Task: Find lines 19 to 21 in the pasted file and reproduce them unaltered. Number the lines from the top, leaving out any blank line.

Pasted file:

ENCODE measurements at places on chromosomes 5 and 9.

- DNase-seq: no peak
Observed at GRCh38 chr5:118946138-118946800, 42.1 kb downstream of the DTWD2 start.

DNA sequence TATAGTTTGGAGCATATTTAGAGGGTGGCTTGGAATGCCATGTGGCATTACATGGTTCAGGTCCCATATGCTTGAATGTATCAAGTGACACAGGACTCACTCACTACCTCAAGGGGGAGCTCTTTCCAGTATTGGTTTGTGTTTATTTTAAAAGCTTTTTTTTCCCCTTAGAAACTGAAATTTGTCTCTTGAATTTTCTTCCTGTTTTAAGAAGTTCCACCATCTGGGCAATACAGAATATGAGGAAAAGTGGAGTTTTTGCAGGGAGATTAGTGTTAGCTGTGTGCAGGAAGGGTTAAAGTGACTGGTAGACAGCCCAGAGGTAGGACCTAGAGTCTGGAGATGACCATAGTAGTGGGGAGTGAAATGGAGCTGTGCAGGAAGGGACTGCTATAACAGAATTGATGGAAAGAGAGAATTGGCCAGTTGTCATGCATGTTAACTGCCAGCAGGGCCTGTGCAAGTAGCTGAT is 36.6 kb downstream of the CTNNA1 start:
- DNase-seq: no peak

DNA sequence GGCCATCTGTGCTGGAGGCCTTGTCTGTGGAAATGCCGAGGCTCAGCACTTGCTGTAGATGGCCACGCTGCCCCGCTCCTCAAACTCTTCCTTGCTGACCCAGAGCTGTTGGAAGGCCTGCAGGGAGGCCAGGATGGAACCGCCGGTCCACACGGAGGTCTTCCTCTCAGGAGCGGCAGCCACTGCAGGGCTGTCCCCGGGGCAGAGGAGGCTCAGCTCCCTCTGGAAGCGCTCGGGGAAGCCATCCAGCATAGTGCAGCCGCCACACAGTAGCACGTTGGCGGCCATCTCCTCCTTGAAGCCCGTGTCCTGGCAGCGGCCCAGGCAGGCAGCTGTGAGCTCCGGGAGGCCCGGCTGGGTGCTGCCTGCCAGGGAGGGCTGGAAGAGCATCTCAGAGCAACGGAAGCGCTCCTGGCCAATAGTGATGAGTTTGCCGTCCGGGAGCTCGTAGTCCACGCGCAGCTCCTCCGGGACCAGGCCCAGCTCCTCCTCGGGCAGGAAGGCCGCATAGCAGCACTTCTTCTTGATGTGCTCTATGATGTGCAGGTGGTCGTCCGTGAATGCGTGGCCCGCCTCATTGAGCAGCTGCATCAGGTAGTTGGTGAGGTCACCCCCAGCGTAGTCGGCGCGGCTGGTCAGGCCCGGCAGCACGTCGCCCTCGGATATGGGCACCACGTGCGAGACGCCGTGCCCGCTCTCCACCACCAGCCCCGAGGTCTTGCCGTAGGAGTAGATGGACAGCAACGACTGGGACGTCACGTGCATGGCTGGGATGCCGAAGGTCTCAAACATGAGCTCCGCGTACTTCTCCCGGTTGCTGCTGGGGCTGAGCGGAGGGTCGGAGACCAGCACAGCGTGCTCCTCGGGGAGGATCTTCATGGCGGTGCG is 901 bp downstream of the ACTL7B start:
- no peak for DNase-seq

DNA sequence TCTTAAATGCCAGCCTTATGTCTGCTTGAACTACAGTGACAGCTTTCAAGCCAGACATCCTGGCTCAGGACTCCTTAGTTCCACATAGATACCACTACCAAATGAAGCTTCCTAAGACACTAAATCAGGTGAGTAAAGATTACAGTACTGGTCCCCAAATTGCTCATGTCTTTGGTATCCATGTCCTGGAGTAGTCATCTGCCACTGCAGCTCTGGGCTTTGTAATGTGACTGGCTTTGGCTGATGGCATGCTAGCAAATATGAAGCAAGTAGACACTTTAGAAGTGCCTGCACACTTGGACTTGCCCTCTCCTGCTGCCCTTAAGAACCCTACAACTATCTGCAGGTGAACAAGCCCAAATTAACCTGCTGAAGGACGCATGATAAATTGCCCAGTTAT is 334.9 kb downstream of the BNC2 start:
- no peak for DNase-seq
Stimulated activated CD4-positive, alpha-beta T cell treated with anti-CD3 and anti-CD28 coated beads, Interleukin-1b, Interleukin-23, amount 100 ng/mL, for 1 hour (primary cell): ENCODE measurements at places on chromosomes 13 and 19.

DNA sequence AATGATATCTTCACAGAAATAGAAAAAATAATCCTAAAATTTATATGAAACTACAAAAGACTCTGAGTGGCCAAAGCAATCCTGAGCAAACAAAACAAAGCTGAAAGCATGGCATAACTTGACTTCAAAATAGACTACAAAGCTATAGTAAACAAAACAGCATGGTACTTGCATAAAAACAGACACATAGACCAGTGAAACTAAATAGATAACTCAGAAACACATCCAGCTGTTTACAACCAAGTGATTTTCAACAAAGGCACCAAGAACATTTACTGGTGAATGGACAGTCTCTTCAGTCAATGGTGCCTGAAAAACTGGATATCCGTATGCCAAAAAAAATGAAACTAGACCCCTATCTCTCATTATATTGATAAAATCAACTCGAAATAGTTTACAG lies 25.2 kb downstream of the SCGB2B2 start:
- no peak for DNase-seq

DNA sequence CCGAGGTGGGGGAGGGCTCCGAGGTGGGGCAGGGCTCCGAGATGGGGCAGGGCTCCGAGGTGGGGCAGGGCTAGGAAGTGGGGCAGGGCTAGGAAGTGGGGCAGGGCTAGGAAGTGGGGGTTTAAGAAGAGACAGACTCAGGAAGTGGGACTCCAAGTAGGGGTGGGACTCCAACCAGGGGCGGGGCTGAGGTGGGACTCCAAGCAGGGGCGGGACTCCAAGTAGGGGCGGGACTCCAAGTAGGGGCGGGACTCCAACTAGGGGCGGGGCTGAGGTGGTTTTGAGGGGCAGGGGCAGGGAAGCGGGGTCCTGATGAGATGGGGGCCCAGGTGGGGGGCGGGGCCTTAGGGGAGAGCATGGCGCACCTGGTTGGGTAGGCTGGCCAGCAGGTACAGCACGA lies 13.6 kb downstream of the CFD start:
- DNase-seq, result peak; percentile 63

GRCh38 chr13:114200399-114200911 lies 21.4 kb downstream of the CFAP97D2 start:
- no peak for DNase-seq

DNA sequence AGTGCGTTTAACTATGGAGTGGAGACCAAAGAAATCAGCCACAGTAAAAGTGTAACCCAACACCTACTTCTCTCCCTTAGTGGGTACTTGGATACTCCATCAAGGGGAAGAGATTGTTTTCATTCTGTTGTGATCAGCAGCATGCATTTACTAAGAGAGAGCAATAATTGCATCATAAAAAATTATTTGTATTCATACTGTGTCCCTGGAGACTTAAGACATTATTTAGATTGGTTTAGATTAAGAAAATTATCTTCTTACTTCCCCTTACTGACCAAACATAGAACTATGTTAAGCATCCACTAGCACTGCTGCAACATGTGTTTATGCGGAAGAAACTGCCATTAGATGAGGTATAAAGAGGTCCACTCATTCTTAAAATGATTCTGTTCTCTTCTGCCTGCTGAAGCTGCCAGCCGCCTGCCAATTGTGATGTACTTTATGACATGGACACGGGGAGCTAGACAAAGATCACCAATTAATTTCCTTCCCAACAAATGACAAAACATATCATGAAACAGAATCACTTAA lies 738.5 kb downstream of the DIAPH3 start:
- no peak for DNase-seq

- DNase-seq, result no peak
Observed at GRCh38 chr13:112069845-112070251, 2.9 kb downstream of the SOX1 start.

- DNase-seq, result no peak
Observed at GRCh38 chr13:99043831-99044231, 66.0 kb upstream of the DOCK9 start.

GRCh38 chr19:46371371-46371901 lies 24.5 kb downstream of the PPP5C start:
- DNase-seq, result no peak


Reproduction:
- DNase-seq, result no peak
Observed at GRCh38 chr13:112069845-112070251, 2.9 kb downstream of the SOX1 start.

- DNase-seq, result no peak